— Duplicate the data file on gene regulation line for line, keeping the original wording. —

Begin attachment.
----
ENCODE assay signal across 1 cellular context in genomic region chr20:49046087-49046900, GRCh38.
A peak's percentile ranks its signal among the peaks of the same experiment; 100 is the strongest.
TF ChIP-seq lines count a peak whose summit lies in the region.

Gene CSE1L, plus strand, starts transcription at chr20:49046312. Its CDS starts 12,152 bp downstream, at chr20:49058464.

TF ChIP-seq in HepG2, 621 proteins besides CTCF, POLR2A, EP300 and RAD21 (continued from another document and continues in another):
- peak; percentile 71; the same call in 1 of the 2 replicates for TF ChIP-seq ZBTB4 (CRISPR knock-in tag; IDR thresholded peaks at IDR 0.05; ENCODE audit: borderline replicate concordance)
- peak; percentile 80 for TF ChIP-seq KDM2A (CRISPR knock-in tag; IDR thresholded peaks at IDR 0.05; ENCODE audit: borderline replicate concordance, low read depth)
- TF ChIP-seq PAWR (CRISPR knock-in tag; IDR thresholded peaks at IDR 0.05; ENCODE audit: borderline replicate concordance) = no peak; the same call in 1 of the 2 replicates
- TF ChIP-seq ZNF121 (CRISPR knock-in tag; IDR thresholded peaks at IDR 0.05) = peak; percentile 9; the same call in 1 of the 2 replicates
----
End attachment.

ENCODE assay signal across 1 cellular context in genomic region chr20:49046087-49046900, GRCh38.
A peak's percentile ranks its signal among the peaks of the same experiment; 100 is the strongest.
TF ChIP-seq lines count a peak whose summit lies in the region.

Gene CSE1L, plus strand, starts transcription at chr20:49046312. Its CDS starts 12,152 bp downstream, at chr20:49058464.

TF ChIP-seq in HepG2, 621 proteins besides CTCF, POLR2A, EP300 and RAD21 (continued from another document and continues in another):
- peak; percentile 71; the same call in 1 of the 2 replicates for TF ChIP-seq ZBTB4 (CRISPR knock-in tag; IDR thresholded peaks at IDR 0.05; ENCODE audit: borderline replicate concordance)
- peak; percentile 80 for TF ChIP-seq KDM2A (CRISPR knock-in tag; IDR thresholded peaks at IDR 0.05; ENCODE audit: borderline replicate concordance, low read depth)
- TF ChIP-seq PAWR (CRISPR knock-in tag; IDR thresholded peaks at IDR 0.05; ENCODE audit: borderline replicate concordance) = no peak; the same call in 1 of the 2 replicates
- TF ChIP-seq ZNF121 (CRISPR knock-in tag; IDR thresholded peaks at IDR 0.05) = peak; percentile 9; the same call in 1 of the 2 replicates